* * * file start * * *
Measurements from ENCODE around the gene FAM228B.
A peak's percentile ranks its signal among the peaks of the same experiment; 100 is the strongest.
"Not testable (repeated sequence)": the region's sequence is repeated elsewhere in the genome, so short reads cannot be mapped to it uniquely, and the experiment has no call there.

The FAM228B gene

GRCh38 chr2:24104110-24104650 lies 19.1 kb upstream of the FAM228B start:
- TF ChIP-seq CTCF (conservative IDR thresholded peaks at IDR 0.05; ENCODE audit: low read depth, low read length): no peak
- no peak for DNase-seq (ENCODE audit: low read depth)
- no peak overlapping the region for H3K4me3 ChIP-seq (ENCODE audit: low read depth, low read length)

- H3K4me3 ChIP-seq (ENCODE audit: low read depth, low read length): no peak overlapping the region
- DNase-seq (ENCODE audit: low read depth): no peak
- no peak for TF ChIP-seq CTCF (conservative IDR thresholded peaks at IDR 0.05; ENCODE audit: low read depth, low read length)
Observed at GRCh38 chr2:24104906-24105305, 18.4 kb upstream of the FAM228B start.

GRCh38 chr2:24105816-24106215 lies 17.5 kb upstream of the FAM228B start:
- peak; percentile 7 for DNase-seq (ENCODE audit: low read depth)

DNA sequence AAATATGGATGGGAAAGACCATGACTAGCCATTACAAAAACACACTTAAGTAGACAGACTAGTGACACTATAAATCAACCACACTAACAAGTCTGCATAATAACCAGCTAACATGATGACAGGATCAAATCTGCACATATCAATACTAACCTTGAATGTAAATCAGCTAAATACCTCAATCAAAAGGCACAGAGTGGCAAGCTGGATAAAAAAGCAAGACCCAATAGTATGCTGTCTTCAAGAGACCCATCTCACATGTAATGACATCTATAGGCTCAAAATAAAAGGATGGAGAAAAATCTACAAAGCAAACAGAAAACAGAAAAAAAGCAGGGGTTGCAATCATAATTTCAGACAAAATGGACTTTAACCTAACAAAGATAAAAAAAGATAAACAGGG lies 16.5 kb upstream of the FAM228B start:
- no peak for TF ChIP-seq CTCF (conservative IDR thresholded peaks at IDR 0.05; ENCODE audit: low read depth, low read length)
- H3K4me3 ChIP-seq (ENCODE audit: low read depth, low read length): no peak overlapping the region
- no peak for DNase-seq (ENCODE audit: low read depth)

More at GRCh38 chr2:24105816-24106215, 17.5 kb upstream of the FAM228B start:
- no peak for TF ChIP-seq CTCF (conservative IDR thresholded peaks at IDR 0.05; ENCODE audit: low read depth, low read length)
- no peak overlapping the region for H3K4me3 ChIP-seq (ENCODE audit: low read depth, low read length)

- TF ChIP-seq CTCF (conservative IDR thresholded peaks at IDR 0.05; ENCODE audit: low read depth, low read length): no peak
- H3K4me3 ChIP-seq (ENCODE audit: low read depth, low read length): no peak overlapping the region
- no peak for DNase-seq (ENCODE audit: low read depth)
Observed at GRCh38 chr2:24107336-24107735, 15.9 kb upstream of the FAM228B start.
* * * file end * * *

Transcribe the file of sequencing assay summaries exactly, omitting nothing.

Measurements from ENCODE around the gene FAM228B.
A peak's percentile ranks its signal among the peaks of the same experiment; 100 is the strongest.
"Not testable (repeated sequence)": the region's sequence is repeated elsewhere in the genome, so short reads cannot be mapped to it uniquely, and the experiment has no call there.

The FAM228B gene

GRCh38 chr2:24104110-24104650 lies 19.1 kb upstream of the FAM228B start:
- TF ChIP-seq CTCF (conservative IDR thresholded peaks at IDR 0.05; ENCODE audit: low read depth, low read length): no peak
- no peak for DNase-seq (ENCODE audit: low read depth)
- no peak overlapping the region for H3K4me3 ChIP-seq (ENCODE audit: low read depth, low read length)

- H3K4me3 ChIP-seq (ENCODE audit: low read depth, low read length): no peak overlapping the region
- DNase-seq (ENCODE audit: low read depth): no peak
- no peak for TF ChIP-seq CTCF (conservative IDR thresholded peaks at IDR 0.05; ENCODE audit: low read depth, low read length)
Observed at GRCh38 chr2:24104906-24105305, 18.4 kb upstream of the FAM228B start.

GRCh38 chr2:24105816-24106215 lies 17.5 kb upstream of the FAM228B start:
- peak; percentile 7 for DNase-seq (ENCODE audit: low read depth)

DNA sequence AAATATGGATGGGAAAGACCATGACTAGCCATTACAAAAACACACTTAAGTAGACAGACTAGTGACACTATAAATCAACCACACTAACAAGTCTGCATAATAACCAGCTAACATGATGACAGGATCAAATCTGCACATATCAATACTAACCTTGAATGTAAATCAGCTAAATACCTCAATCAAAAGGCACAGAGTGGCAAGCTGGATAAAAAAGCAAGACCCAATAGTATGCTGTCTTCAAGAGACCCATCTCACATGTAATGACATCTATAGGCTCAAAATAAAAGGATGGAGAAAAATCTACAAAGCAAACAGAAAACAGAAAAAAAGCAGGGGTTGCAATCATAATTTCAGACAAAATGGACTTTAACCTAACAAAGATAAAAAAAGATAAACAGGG lies 16.5 kb upstream of the FAM228B start:
- no peak for TF ChIP-seq CTCF (conservative IDR thresholded peaks at IDR 0.05; ENCODE audit: low read depth, low read length)
- H3K4me3 ChIP-seq (ENCODE audit: low read depth, low read length): no peak overlapping the region
- no peak for DNase-seq (ENCODE audit: low read depth)

More at GRCh38 chr2:24105816-24106215, 17.5 kb upstream of the FAM228B start:
- no peak for TF ChIP-seq CTCF (conservative IDR thresholded peaks at IDR 0.05; ENCODE audit: low read depth, low read length)
- no peak overlapping the region for H3K4me3 ChIP-seq (ENCODE audit: low read depth, low read length)

- TF ChIP-seq CTCF (conservative IDR thresholded peaks at IDR 0.05; ENCODE audit: low read depth, low read length): no peak
- H3K4me3 ChIP-seq (ENCODE audit: low read depth, low read length): no peak overlapping the region
- no peak for DNase-seq (ENCODE audit: low read depth)
Observed at GRCh38 chr2:24107336-24107735, 15.9 kb upstream of the FAM228B start.